We love to drag geography into discussions of dance music, and with Mr. Raoul K, it’s hard not to. Turned onto to electronic dance music after moving from the Ivory Coast to Hamburg, his reputation as a producer is founded on a growing catalog of euphoric and rather continental club tracks that swirl with traditional African elements. African motifs are hardly anomalous in dance music, but they’ve held an uncommonly prominent role in this particular producer’s discography, and not just the rhythms, either. From the balafon twinkling through last year’s excellent “Wind of Goree” for Mule Musiq to the shudders of kora heard on 2008’s “Le Cercle Peul,” Raoul’s keen interest in working with live recordings of African acoustic instruments is probably the first you notice when you hear his music — at least it was, anyway.
More and more, the recordings of Max Loderbauer and Tobias Freund’s Non Standard Institute seem to parallel the ineffable and absorbing audio artifacts they namecheck from time to time — records like Cluster’s Großes Wasser, Pharaoh Sanders’ Thembi, or This Heat’s This Heat. Like those records, their latest EP sounds as though conceived through exploratory tinker-now, edit-later studio sessions where the ultimate goal isn’t necessarily a new record. All the same, their latest eccentric collection of fascinating, too-brief compositional sketches is a richly satisfying listen. Cut from the same cloth as the track LWE hosted as a free mp3 this month, you could imagine Eitherway as something like last year’s RA-podcasted Mutek set, but parsed into discrete vignettes.
Few things grab my attention like a Benjamin Brunn credit on the sleeve, and it’s particularly nice when they fit as neatly as the one here. Area is an alternate guise for Canadian-born, Chicago-reared DJ/producer m50. I’m not sure what the exact distinction is, but this particular EP — for François K’s Wave Music — traffics in forms of abstracted melodic house not distant from Brunn’s esteemed body of work. Assured opener “LLPOD” has a tense dance floor utility and an almost jazzy swing, but what makes it memorable are the sputters, drips and steam jets animating the background, reminding of the atmospheric eddies of Brunn’s “Raymond.” Its abstracted dub grooves also put me in mind of, for example, Anders Ilar’s “Organza.” Little details similarly animate “Respons,” a simple techno builder that works small wonders with a robotic tintinnabulation bubbling brightly at the track’s surface.
Years before he’d released a single record of his own, Andy Vaz had already left a conspicuous mark on electronic music as the man behind Background Records. When he finally started releasing music, he garnered a good deal of attention for the “clicks, cuts, and a 4/4″ sound exemplified by the cult Soundvariation series. In the last three or four years, though, both his music and his A&R focus have increasingly mined classic house influences. More a shift of priorities than an outright swap of musical templates, house has always been a part of Vaz’s program, and his morphing live sets retain much of the abstract and experimental qualities that characterized his first records. Yore Records, the label he runs with Alessandro Vaccaro, is the focus of another Little White Earbuds interview feature. Today, though, our exclusive podcast focuses on the sometimes silky, sometimes jazzy, and very often jacking music Vaz produces himself. Live sets, as discussed in the Q&A below, are where Vaz feels most comfortable, and this percolating mix certainly finds him in very fine form.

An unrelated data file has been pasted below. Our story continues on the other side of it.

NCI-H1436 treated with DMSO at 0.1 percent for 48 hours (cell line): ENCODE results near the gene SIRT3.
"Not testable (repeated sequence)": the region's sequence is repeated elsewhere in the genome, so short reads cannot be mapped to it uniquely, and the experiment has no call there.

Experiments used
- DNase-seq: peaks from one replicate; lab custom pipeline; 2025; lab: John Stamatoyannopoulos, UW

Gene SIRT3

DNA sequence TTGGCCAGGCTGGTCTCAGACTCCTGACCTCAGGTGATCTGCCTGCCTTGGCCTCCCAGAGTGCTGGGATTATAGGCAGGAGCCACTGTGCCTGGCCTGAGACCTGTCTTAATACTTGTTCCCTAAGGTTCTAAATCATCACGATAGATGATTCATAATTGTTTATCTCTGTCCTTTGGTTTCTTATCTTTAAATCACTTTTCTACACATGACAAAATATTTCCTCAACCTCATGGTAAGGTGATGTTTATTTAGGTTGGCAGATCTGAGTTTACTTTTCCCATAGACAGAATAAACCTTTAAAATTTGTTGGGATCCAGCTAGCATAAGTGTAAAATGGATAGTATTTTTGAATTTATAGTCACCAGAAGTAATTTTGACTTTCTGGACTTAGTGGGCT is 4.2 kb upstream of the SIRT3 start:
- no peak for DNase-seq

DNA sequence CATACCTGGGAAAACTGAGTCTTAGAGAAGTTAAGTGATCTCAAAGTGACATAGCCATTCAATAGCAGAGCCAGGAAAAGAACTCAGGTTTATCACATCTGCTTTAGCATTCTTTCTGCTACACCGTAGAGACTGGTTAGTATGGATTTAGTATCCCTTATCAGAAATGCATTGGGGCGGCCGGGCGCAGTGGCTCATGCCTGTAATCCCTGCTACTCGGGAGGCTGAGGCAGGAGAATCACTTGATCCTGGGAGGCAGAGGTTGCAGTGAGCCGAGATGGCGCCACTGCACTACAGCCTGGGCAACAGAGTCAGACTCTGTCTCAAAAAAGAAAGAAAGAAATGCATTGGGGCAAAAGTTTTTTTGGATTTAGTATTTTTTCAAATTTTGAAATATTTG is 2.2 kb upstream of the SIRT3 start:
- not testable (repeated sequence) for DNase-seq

Fostered by the hungry eclecticism of The I-F’s legendary Cybernetic Broadcasting System and the music communities that have gathered in its wake, Bas roR has been DJing around Rotterdam for some time (in clubs and on the radio) and has already notched a memorable EP with Kubra’s “Control Issues,” a collaboration with DJ Tim for Arne Weinberg’s AW Recordings. Like much of the Kubra record, Bas roR’s solo debut recalls the deep and the weird of 90’s techno — Dan Curtin, Ultradyne and Stasis all come to mind, as well as some Rephlex sounds. The brushed percussion, bright melodic squiggles and brooding chord patterns of the title track, for example, are pure zero-gravity, practically describing a slow drift through a meteor shower.
Dance music enthusiasts are almost certainly the most label-conscious people in the record-buying world. How else can you explain the bickering over new Perlon signings, the ubiquity of the compound adjective “buy-on-sight,” or the hastily depleted stocks of anonymously-produced 12″s? We follow our favorite DJs and producers, naturally, but a record publishing operation with vision and taste is very often the best guide to the sounds we thirst for. 2009’s cream of the crop — labels like Running Back, Uzuri, Prologue, Dial, Sound Signature, Blueprint, Apple Pips, and Time To Express — did more than narrow the field of available records, but sharpened our expectations of what new music should achieve. And the mushrooming of secretive private presses (many of them fostered by Hardwax’s distribution) yielded results that were just as rewarding. But from where I’m standing, these five labels loomed largest.
When the time comes for year-end wrap-ups, count on STL’s pursuit of techno’s humid depths to be one of 2009’s leading stories. The past eleven months saw Stephan Laubner following other creative muses as well (and prolifically), but between the “Silent State” EP for Smallville and a mix CD tellingly titled Dub Techno Explorations, it seems safe to declare a new chapter in the STL legacy. Despite its reverb and grit, “Silent State”‘s bass lines were so buoyant that many notched it as house, but Exploration‘s seventy minutes of dub techno oxidation aimed more for texture and atmosphere. Appropriate enough, then, that the Echospace crew took interest, helping Laubner issue — by my count — his tenth record of 2009.